Also, Clean Up Those Passes a Bit: The Devils were better in this regard than they were in Carolina. However, they paid the price for some bad decisions on the puck. Especially near their own blueline, which contributed to multiple odd-man rushes (including the first goal against, Seth Helgeson failed on a pinch and so did Tootoo instead of providing defensive support), one near-breakaway, and one breakaway. It led to a lot of cheers for Kinkaid since he made the majority of those stops in tough situations. The good news is that the Devils demonstrated that they could in fact move the puck through the neutral zone and carry it in effectively. It led to many of their most dangerous offensive opportunities tonight.
But because they were so bad at zone exits for long stretches of time, they didn't even have many chances for good zone entries. Hence, the Devils only got 24 shots on net and the only Devils who put up more than one shot on net were Gionta, Bernier, Mike Sislo, Damon Severson, and Zidlicky. Again, very good to see from the bottom six; but it's an indictment of the players who were in the top six tonight.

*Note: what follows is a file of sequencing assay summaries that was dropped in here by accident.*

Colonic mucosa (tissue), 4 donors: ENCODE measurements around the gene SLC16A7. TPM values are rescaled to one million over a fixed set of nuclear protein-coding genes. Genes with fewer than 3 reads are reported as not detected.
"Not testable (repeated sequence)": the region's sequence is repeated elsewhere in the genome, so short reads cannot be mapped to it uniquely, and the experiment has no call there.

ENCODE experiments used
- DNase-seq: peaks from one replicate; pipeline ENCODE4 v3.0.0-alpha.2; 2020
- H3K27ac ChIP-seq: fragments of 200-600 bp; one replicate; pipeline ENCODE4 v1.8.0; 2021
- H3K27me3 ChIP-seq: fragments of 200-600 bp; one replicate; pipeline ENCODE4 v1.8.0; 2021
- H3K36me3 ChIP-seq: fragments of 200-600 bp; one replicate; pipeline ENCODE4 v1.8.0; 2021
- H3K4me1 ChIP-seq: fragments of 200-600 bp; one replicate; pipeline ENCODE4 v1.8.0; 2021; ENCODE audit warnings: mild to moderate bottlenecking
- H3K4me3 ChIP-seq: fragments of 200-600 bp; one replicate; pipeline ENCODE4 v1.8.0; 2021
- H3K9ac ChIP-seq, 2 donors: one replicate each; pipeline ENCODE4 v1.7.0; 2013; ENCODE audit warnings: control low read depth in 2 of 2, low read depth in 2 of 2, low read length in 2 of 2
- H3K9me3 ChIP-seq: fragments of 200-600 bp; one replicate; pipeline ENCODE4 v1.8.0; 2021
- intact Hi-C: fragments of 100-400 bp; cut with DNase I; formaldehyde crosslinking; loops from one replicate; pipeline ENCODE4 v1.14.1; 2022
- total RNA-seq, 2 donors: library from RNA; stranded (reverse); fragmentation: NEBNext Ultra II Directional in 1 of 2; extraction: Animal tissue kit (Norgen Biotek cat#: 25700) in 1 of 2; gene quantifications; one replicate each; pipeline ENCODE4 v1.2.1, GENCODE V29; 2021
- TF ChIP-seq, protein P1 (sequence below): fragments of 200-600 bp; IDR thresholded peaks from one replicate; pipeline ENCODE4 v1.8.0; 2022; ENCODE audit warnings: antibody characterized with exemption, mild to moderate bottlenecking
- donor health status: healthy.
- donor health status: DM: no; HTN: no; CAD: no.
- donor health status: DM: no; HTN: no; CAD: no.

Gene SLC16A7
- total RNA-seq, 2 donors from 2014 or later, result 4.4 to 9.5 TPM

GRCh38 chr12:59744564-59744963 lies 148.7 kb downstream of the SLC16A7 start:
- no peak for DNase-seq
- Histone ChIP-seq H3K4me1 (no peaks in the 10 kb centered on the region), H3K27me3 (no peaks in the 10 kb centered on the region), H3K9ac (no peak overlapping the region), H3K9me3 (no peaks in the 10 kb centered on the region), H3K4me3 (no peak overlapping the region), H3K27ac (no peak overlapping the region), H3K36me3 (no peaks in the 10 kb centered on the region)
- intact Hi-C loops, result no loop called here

Rough, A One Word Descriptor of Ryder's Night: In Carolina, Ryder's chief contribution was icing the puck a lot. Tonight against Chicago, his contribution was not helping on defense. I know, Ryder not helping much on D is like a day that ends with 'y.' Yet, he was especially poor. He had a glorious opportunity early in the third period to redeem him for his many defensive sins. Chicago got a clearance denied at the blueline and the puck was thrown up to Ryder in the slot all alone with Darling. I mean all alone, less than fifteen feet away from the net. Ryder put the puck wide. It was at this moment that I missed Zubrus a lot in addition to Mike Cammalleri. Even if Big Z would've put it into Darling's chest, it would've been a far better result than not even hitting the net. Ryder's basically back to where he was last season in the middle of an ice-cold scoreless streak. What to do with him, I don't know; but he can't really be scratched with all of these forwards out of the lineup.
Float, A One Word Descriptor of Havlat's Night: I know wingers tend to play higher up on defense, awaiting the puck to come their way to get it out and to focus on the defense. Havlat was commonly past the blueline, waiting for a longer pass to get it out. Like Ryder, he does not help much on defense. Unlike Ryder, he and his linemates (Scott Gomez and Jagr) weren't pinned back nearly as often as Henrique & Ryder. Had he scored on that power move in the third period, he'd get a lot more love. Instead, that double-post shot was the closest chance (his one actual shot on net, wasn't). Again, I miss Cammalleri.